During the 2017 Major League Baseball season, teams hit 1.26 home runs per game for a total of 6,105 home runs, an all-time record that surpassed the previous year’s mark of 1.16 by a pretty good clip. The league subsequently called on a group of scientists to find out what was behind the sharp increase.
According to CBS Sports, in August of 2017, commissioner Rob Manfred brought together various experts in the fields of physics and quantitative analysis to study the baseballs from the 2016 and 2017 seasons. Focusing their study on the physical properties of the baseball, weather and climate conditions and player behavior, the group theorized that the ball’s aerodynamic properties, particularly the drag on its surface, was the culprit.
“Though there was a range in each measured parameter, in each case, both the new balls and authentication balls were consistently within specifications,” the committee wrote in a summary of its findings. ” In fact, for some of the tested parameters, such as weight, size, and COR, Rawlings achieved much greater precision than allowed by the MLB specifications. Any variation detected was relatively small on the practical scale, and there was no evidence that it could have produced an alteration in home run frequency on the order of the increase that has been observed. What’s more, the annual trends of weight and circumference do not correlate with the home run increase.”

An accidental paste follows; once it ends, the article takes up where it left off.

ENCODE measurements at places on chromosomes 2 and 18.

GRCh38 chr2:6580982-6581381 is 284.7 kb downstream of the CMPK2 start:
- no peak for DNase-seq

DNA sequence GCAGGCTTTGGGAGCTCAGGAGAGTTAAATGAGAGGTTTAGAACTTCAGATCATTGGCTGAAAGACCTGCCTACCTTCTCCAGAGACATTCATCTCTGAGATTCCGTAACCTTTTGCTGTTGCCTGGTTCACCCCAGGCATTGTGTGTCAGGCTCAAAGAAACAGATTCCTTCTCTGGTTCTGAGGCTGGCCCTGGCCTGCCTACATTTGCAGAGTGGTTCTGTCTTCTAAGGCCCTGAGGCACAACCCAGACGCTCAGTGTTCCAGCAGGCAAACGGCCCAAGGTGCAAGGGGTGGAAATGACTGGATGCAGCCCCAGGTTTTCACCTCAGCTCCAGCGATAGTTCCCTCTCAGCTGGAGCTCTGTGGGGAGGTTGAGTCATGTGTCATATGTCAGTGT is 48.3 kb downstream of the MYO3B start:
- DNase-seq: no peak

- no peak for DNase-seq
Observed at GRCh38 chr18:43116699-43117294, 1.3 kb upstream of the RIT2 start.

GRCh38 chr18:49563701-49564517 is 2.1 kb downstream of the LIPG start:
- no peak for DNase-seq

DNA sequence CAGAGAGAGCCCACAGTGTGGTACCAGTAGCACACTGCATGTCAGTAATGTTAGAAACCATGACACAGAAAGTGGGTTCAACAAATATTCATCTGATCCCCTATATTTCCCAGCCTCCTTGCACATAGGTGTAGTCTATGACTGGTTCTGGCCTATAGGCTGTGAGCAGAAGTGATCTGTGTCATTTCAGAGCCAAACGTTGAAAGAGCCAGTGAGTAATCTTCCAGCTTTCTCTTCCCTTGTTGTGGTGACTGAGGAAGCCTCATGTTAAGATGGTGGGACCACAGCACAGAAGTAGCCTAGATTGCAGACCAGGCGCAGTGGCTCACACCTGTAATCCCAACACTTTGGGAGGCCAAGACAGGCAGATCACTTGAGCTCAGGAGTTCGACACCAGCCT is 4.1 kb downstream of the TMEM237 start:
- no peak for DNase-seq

Reportedly, the most intriguing theory to come out of the research involved the core of the ball. The scientists said the more centered it was, he more aerodynamically sound the ball would be. The core being as little as a centimeter off meant the ball would wobble just enough to add drag and make it less aerodynamic.